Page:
A smile!

I did it. I coaxed a smile out of my youngest grandchild Daniel today. I wasn’t the first to do that, but it was the first time for me.

As I reflect on that, I think it’s pretty amazing. I’m not absolutely certain, but I think smiling is an acquired skill. While we’re born with the muscles to smile, we have to learn how to get the corners of our mouths to turn upwards. And we do! At some point our eyes begin to focus on the face in front of us, a face that is smiling at us, and we imitate them as best we can and just like that, we’re smiling!

I enjoy making people smile. Sometimes it’s easy. All I have to do is look at my youngest daughter and she not only smiles but breaks into laughter. Other folks are harder. Some who hear my sermons, which usually include at least one humorous line or story, will not crack a smile.

What is it that makes me smile? There’s the usual — a funny story, certain bodily sounds, a silly face, puppies, finishing up a task, a package at the door, a check in the mail, a clever idea that pops into my head, finding some money in a pants pocket. When someone smiles at me, it’s hard to not smile back.

me and danielAnd of course, a baby. Even before they learn to smile, they make us smile. And then they learn how to smile from us. Isn’t that amazing.

Just thinking about that makes me smile.

 

Soda explosion? No thanks.

7114275_f520I had a bonus day with my grandson Elijah yesterday. His mom wasn’t feeling well, so he spent the day and night at our house while she got some rest.

The first thing on our agenda: pick up a prescription for mom, along something for her to drink. That doesn’t sound too hard. When we arrived at CVS, we first grabbed some soda and some Gatorade, then made our way back to the pharmacy counter. Determined to be the world’s best two-and-a-half-year-old helper, Elijah insisted on carrying one of the drinks. First the Gatorade. Then the soda. Then the Gatorade. Then the soda. Repeat and repeat and repeat.

There was only one person ahead of us in line at the pickup, but they certainly weren’t in any hurry. My assistant waited with me as patiently as he could, which meant bouncing in place until it was our turn. As I spoke to the tech at the cash register, I heard a man chuckling as he sat and waited off to the side. He enjoyed watching Elijah shake the bottle of soda up and down, occasionally dropping it and chasing it across the floor before picking it up again.

Well, the prescription wasn’t even ready. So first things first. We’re definitely not taking  that soda back home to mom. Back into the cooler it goes. Is that bad? Not for me. No soda explosions on my to-do list.

The store wasn’t big enough to contain Elijah’s energy, so we touched every candy bar in from of the checkout, bought our drink, and got out of there to grab some lunch. We had a lot more fun stuffing fries into our mouths at McDonald’s than we would have had galloping through the aisles in CVS. When we were done, we opted for the drive-through prescription pickup, and we were on our way home.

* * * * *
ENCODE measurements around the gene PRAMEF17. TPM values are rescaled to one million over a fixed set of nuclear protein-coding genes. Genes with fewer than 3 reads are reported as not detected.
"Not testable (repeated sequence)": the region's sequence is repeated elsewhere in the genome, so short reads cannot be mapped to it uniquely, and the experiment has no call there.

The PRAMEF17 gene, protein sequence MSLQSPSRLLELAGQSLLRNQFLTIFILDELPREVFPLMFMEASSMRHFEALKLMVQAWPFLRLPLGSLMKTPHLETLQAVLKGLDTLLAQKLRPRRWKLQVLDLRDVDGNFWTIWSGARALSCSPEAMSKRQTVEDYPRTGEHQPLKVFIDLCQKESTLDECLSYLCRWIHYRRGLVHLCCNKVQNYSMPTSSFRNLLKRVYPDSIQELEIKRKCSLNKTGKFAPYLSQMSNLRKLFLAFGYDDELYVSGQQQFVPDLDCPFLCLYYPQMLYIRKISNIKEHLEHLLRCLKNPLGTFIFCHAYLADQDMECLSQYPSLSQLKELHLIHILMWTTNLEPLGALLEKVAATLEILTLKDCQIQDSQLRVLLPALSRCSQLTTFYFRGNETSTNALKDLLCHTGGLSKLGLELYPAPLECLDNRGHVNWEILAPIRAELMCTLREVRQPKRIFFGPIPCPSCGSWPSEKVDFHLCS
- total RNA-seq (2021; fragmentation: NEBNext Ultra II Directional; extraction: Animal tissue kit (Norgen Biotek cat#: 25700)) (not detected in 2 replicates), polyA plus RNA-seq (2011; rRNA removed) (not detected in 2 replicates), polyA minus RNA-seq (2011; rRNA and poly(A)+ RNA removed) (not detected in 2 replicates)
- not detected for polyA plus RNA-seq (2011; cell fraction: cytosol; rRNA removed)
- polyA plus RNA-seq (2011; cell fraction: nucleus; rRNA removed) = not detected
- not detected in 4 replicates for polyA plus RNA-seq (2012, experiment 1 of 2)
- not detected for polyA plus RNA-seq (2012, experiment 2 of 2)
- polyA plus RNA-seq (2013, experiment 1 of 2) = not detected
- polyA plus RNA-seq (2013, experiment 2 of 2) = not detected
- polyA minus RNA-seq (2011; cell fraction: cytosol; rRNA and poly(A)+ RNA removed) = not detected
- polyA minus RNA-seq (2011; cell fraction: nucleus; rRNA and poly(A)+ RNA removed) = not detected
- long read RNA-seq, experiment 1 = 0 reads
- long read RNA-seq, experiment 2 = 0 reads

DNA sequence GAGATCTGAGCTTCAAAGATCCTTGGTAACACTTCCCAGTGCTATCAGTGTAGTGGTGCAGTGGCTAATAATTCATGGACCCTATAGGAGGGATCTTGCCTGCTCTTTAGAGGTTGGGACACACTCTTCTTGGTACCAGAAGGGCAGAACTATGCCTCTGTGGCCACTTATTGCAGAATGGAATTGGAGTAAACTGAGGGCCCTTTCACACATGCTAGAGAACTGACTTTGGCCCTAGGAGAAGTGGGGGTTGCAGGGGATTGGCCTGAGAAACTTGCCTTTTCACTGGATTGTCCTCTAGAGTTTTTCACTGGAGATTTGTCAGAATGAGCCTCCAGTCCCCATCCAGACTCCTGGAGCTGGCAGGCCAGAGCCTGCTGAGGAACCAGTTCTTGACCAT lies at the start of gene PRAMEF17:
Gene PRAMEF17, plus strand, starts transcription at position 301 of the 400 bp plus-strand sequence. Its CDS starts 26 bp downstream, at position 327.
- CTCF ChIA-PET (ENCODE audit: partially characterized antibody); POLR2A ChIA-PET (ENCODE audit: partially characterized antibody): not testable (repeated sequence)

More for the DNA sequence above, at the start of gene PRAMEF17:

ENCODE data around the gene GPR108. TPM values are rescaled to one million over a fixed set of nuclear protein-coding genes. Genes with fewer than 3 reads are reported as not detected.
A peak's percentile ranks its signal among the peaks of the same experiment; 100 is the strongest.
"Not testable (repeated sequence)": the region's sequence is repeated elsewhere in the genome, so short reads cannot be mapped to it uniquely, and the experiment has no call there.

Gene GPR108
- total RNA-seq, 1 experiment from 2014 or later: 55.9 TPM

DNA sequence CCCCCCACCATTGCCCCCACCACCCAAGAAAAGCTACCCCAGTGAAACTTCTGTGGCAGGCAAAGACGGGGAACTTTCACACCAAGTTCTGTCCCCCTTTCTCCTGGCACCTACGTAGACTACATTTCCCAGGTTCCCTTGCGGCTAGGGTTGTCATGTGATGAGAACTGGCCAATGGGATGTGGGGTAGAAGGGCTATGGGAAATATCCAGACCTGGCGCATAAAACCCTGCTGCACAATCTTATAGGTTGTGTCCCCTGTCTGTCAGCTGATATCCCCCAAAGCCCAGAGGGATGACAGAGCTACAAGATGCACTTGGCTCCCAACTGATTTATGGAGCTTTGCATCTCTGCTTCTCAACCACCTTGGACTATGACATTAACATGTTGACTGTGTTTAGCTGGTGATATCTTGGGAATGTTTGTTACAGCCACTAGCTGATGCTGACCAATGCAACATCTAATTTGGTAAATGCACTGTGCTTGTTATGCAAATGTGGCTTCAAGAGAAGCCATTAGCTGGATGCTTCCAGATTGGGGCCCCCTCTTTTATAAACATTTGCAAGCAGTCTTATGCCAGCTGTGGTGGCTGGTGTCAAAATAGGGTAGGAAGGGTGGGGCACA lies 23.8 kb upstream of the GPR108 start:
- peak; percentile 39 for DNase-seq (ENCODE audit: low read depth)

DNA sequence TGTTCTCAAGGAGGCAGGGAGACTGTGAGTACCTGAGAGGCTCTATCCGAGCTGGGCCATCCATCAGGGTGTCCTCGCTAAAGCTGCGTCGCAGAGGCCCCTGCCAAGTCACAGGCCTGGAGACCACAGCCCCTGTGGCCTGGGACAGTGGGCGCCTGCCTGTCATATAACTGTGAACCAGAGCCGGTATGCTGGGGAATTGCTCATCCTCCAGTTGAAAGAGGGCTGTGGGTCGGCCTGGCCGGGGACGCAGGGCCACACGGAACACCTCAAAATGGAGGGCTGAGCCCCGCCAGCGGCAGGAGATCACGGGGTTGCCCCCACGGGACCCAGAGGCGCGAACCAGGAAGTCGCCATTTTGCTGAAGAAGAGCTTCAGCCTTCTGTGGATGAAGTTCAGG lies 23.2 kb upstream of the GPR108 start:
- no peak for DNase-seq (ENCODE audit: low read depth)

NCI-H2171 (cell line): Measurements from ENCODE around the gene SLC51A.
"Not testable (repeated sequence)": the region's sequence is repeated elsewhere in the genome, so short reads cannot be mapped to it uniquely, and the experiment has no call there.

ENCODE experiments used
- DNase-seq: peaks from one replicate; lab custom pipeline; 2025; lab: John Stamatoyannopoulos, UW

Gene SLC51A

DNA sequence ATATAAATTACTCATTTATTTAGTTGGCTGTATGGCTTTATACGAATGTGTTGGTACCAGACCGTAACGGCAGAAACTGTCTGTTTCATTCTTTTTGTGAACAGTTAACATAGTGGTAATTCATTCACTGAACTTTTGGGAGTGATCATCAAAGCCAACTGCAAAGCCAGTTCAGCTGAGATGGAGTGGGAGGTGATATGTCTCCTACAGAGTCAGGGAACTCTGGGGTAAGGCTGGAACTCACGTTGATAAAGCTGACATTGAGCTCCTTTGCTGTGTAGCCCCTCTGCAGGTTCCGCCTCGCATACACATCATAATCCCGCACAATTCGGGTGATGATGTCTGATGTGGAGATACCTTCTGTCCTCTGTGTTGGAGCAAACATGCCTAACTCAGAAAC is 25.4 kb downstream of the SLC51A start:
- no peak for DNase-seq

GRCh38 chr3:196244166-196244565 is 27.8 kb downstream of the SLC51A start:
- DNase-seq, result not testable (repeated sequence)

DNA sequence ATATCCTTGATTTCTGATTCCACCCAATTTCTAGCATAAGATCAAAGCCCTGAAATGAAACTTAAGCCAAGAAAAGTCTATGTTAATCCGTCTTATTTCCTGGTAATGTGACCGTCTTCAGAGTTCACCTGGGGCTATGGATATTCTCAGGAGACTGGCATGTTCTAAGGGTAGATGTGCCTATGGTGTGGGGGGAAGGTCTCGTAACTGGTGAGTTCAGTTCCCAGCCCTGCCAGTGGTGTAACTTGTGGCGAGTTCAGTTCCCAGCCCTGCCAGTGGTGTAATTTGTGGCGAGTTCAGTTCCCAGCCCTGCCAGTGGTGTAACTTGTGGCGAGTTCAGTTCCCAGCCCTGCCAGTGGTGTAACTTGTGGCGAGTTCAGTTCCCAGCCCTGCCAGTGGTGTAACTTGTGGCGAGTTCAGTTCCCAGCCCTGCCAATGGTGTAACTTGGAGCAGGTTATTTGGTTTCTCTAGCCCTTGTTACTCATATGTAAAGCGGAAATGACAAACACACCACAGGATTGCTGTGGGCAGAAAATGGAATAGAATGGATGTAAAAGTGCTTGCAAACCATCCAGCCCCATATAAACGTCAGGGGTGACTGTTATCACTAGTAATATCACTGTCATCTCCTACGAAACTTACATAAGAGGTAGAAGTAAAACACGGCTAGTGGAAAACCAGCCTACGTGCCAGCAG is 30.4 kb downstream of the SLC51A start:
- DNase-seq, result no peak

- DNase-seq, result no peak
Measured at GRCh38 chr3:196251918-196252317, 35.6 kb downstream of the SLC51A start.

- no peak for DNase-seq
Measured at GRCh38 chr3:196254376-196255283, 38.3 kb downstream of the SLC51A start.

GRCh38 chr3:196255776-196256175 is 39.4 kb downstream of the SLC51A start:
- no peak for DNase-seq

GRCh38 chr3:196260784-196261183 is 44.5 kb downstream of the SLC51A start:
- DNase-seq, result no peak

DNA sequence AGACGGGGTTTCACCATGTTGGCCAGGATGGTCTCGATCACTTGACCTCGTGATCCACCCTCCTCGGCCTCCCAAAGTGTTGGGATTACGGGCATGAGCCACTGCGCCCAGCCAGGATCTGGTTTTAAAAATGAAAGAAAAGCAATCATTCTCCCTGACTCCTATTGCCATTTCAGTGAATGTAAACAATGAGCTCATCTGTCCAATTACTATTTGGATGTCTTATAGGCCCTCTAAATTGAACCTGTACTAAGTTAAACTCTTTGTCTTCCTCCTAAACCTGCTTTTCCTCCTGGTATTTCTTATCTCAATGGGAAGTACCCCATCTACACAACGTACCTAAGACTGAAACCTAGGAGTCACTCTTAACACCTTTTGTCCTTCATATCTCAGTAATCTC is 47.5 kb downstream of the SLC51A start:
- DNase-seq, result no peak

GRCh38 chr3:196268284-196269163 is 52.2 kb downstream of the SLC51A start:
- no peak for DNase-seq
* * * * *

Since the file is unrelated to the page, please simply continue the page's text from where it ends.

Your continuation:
Yeah, pretty much anywhere we go together is an adventure!

Toddlers, tortellini, and toys

The other night, I go to hang out with all three of my grandkids for a few hours. Their parents headed out to see the lights in St. Augustine, my wife had a meeting, and they wondered, “Can you watch them for a few hours?” Without a moment’s hesitation, I replied, “Yes!” I don’t get that kind of opportunity very often.

At ages one, two, and three, they really don’t play together. For the first half-an-hour or so, each wanted to play with what another had, but eventually they settled down with their own. After a bit, time for some music. I got out my guitar to sing songs, but no one really wanted to sing with me. Instead, they wanted to run laps around the living room, chasing or running from me as I played. Then it’s time for food.

IMG_8147Tortellini (with “dip”), strawberries and green beans were a hit, everyone wanting seconds. Once supper is over, a few episodes of Paw Patrol kept them quiet for a moment as I cleaned up supper.

My wife was the first adult human to return home, amused and perhaps a bit dismayed at the number of toys strewn around the house. Cars, pretend food, zoo animals, farm animals, action figures, balls, flashlights, a doll house, trains, pretend ice cream cones, kid-friendly power tools, books, lab coats and medical equipment, dinosaurs and a pretend Keurig are all needed to keep everyone busy for a while. Yep, we used them all! (Side note: it doesn’t take three to get and leave out all the toys. One can do the job just as well!)

As a grandparent, I relish these moments not only because they are fun and fill me with joy, but because I know they are rare. As a parent, you feel like you’ve got a lot of time to spend with your kids as eighteen-plus years stretches out in front of you. But as a grandparent, you know those years will fly, so you savor those moments when you have them.